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Kamui Kobayashi

Race 1 Podium and results: 1st Kamui Kobayashi (JPN) Prema Powerteam, centre. 2nd Hiroyuki Matsumura (JPN) Graff Racing, left. 3rd Xavier Maasen (NL) JD Motorsport, right. Formula Renault 2.0 Eurocup, Rd8, Monza, Italy. 22-23 October 2005. World © Sutton Kamui Kobayashi (JPN) ASM F3 Macau GP Qualifying Day, Guia Circuit, Macau, China, 17th November 2006. World © Patching/Sutton Race winner Kamui Kobayashi (JPN) Dams celebrates on the podium. GP2 Series Rd 1, Race 2, Barcelona, Spain, Sunday 27 April 2008. Kamui Kobayashi (JPN) Toyota TF108 Formula One Testing, 1-5 March 2009, Jerez, Spain. Kamui Kobayashi (JPN) Toyota Third Driver.
Formula One World Championship, Rd 15, Japanese Grand Prix, Practice Day, Suzuka, Japan, Friday, 2 October 2009 Kamui Kobayashi (JPN) Caterham.
Formula One Testing, Jerez, Spain, Day Two, Wednesday, 29 January 2014

Like most drivers, Kobayashi initially made a name for himself racing in local and then national karting tournaments in his home country. Aged just nine, the Japanese youngster finished third in the SL Takarazuka Tournament Cadet Class and over the next seven years clinched a further five junior titles. By then he’d done enough to catch the much sought-after attentions of Toyota and in 2001 landed a place in the Japanese manufacturer’s young drivers’ programme.

This led to his first full season of single-seaters in 2003, when he finished second overall in Formula Toyota. Continued financial support from Toyota saw him head to Europe in 2004, where he chose the Italian Formula Renault series to launch his international racing career. It was a brave move but Kobayashi proved up to the task, with two wins and three pole positions taking him to seventh in the final standings.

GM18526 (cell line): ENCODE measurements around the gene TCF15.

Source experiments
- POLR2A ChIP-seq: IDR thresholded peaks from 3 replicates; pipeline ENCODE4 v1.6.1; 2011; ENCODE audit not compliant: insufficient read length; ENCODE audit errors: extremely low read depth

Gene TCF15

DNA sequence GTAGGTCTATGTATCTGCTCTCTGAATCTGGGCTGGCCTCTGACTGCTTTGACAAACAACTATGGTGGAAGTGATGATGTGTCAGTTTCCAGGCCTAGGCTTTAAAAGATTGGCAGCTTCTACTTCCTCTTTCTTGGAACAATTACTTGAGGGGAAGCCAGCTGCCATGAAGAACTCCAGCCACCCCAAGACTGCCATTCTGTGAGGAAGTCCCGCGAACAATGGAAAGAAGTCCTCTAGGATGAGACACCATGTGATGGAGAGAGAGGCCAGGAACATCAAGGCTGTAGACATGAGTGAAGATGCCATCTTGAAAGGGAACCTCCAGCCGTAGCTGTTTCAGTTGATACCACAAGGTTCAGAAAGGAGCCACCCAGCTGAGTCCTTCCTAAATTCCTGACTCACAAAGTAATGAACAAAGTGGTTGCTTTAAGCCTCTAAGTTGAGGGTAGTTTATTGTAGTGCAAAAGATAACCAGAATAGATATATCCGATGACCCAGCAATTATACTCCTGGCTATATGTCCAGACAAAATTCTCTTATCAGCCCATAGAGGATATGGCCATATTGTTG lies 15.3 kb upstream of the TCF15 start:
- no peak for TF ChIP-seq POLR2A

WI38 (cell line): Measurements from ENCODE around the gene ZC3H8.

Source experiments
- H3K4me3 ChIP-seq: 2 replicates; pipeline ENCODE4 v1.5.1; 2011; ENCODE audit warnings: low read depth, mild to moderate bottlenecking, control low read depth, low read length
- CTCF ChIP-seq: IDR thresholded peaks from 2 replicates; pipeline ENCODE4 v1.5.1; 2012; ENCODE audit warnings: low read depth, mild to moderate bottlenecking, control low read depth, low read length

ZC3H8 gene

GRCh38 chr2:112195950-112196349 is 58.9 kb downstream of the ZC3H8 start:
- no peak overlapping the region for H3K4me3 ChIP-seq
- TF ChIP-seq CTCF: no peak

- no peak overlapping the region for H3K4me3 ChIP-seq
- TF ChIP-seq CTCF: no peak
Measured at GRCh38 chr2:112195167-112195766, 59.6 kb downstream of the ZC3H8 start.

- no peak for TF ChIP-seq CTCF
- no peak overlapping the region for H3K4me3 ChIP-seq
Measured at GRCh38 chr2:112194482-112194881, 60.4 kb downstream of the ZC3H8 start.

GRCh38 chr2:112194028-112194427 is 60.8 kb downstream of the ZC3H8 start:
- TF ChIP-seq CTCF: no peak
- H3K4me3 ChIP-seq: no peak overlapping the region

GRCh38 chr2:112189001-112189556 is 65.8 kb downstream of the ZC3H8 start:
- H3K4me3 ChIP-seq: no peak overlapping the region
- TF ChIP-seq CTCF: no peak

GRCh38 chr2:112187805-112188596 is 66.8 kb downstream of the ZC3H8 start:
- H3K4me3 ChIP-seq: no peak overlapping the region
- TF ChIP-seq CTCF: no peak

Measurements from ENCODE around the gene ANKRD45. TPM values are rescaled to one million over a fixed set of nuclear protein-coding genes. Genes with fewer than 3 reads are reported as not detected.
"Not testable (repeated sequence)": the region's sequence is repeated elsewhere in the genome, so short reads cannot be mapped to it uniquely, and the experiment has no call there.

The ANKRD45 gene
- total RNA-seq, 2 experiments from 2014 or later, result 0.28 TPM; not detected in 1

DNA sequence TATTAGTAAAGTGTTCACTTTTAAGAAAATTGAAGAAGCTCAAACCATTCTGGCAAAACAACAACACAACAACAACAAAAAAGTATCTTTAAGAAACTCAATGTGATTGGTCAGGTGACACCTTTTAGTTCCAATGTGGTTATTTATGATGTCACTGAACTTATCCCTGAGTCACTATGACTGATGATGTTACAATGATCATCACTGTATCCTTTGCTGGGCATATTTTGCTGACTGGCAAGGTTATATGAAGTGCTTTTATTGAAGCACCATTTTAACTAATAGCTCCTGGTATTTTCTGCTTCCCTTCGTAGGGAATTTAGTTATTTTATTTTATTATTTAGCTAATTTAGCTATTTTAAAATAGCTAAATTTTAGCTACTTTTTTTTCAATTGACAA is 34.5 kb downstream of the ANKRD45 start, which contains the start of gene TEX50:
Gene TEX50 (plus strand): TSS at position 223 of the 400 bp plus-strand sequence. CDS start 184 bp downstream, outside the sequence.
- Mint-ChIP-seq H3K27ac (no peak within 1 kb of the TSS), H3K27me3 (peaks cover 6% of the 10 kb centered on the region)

Keen for any opportunity to race, he also competed in rounds of the 2004 Dutch and German Formula Renault series, as well as the Formula Renault Asia Challenge. Clearly not afraid of hard work, Kobayashi chose to stick with Formula Renault for 2005, this time entering the Italian and Euro series. With six wins and four pole positions in each, he took both championships with ease.

From there he followed the well-trodden path into Formula Three. Racing in the 2006 F3 Euro series he scored three podiums in his first season and finished the year eighth overall. Another outing at the prestigious Macau Grand Prix saw him take a surprise pole, an impressive achievement despite only finishing the race 19th.

Kobayashi had impressed enough for Toyota to offer him his first taste of a Formula One car with three days of testing during the winter break, before returning to his ‘day job’ to compete in a second season of Formula Three Euro in 2007.

His second attempt at the series proved more promising than his first and he drove to fourth in the standings after a win and a further six podiums. Although team mate and future Renault Formula One driver Romain Grosjean took the title, with his raw speed and a growing maturity behind the wheel, Toyota had more than enough reason to offer Kobayashi a fuller F1 role and signed him up as their third driver for the 2008 season.